Hidden charges and fees are, understandably, a big concern for those looking to borrow money during personal financial difficulties.
Say, for example, you need £1,000 to fix your car or else you won’t be able to get to work all week. A short-term loan might be able to get you out of a tricky situation like this.
But not knowing:
….causes a lot of unnecessary stress or may even put you off the idea altogether.
Knowing what your monthly repayment will be and knowing that the interest rate on a loan is fixed offer comfort to lenders as it removes a lack of predictability.
In this article, Moneypod considers whether short term loans offer borrowers low interest rates.
The Annual Percentage Rate (APR) is the percentage of interest owed on a loan if you were to borrow the money for one year. If you borrowed £100 at 40% APR for one year, you’d have to pay back the loan plus £40.
APR is advertised at what can seem to be terrifying rates. You may have seen short-term loans offered at something like ‘1295.5% APR representative’. This makes things very confusing for a lot of people because the Financial Conduct Authority’s (FCA) approved rate of daily interest is capped at 0.8%.
APR describes the cost of a loan if it was borrowed at a rate over the course of a year. Legally, all loans, even those lasting a month, must show the APR when a company advertises its loan products.
Why? It’s the FCA’s approved way of describing interest rates even though the loan market has moved on since the 1970s when the requirement to use APR was first introduced.
In simple terms, flat rate interest is the percentage of interest that’s charged on the initial loan amount for each year in the payment period.
For example, let’s say you borrowed £10,000 at a flat interest rate of 5% over 10 years. You’ll be charged 5% of £10,000 every year for ten years – that’s £5,000 per year. The total cost of interest will be £5,000 (10 x £5000), so you end up paying back a total of £15,000 on a loan of £10,000.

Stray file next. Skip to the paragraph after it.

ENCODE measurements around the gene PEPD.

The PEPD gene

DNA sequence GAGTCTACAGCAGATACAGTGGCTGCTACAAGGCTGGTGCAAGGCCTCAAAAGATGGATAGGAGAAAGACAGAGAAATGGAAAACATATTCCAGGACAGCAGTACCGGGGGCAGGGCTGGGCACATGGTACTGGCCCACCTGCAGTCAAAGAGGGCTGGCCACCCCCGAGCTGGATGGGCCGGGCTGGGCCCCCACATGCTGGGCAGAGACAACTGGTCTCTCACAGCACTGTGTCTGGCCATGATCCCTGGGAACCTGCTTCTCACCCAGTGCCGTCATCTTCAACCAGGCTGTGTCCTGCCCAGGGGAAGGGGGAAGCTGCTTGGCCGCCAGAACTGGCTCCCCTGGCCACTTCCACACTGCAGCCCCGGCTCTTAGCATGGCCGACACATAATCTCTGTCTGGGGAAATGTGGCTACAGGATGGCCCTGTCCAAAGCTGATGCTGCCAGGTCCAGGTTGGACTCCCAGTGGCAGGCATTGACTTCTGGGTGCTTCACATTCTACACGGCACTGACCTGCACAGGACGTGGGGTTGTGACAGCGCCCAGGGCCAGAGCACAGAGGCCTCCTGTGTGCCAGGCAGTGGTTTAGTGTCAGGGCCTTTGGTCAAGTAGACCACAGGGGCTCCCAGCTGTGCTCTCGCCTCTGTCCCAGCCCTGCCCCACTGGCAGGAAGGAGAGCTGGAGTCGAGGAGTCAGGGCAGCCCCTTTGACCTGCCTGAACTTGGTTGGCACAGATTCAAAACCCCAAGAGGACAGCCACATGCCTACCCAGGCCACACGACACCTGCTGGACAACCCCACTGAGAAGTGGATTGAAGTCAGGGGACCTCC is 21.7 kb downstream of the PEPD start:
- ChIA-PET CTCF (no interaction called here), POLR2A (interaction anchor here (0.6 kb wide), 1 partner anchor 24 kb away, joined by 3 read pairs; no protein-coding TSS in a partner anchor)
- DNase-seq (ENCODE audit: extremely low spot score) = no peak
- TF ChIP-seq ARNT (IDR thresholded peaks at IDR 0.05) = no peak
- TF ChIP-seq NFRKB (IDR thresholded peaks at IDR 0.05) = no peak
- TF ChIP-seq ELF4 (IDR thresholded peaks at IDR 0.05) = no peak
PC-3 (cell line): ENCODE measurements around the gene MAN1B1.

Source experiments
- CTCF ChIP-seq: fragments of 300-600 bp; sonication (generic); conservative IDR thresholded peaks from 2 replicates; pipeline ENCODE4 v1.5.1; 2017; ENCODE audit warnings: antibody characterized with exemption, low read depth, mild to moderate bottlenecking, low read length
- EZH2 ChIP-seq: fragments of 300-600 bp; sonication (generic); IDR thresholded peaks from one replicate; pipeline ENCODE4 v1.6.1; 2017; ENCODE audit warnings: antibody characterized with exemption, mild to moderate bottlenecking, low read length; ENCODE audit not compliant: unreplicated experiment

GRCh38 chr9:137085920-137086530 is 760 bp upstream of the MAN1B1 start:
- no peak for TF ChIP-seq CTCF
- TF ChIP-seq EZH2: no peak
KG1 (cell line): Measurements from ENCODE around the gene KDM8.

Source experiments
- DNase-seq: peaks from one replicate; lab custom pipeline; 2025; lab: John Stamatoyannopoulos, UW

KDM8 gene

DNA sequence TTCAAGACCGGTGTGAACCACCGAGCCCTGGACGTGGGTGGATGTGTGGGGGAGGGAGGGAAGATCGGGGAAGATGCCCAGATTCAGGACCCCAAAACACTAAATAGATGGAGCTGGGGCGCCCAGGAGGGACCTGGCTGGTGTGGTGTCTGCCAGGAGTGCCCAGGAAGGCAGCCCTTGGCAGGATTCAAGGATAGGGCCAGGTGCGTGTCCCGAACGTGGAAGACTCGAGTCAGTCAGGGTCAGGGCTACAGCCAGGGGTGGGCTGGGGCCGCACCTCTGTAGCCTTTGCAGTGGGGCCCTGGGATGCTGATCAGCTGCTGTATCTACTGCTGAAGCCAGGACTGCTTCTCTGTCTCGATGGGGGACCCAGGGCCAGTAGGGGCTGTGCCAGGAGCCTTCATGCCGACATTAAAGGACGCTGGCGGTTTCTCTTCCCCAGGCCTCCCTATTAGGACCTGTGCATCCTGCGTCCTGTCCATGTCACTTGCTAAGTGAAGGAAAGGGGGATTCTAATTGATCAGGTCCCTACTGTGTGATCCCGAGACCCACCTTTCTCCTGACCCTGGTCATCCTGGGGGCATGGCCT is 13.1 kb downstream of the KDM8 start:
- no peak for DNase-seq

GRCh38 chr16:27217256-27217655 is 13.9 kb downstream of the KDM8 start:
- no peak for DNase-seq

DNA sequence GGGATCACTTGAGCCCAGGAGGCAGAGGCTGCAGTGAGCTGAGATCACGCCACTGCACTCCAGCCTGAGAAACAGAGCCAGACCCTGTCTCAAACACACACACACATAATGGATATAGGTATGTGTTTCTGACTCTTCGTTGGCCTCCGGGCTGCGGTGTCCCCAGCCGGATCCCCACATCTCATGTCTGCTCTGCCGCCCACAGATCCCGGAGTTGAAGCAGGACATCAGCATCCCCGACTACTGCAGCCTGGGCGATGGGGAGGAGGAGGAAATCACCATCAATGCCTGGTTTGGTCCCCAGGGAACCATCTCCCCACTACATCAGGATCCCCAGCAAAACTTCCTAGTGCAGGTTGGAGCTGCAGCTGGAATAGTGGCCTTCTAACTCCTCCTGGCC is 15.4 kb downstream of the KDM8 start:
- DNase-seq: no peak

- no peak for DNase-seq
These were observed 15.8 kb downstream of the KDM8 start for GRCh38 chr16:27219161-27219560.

No matter how much of the loan you pay off, you’ll always be paying interest on the initial amount you borrowed.
Short-term loans use this type of interest. But, because loans are made for a much shorter time than the example of 10 years above, the interest doesn’t have much time to accumulate which is good for you.
Short-term loans have higher interests in order to compensate for the fact that there are fewer monthly repayments. But that generally means that paying off £5,000 over 12 months, even with a higher interest rate, is cheaper than paying £5,000 over 10 years.
Let’s compare a short-term loan of £2,000 made over the course of a year to a £2,000 loan made over three months and a £2.000 pay-day loan.
Let’s say you took out a short-term flexible loan over the course of a year. There are a number of important things to know. They are as follows:
If you took out a loan repayable over three months, you’d need to know the following points:
For a single payment or ‘payday’ loan, you need to be aware of these points:
Moneypod works with a panel of lenders to offer short-term loans from £500 to £10,000 over a period of three months to two years. We match your personal circumstances with the lenders most likely to want to offer you a short-term loan.
If you feel confident that you would be able to pay back a short-term loan successfully, please click for our short-term bridge loan application.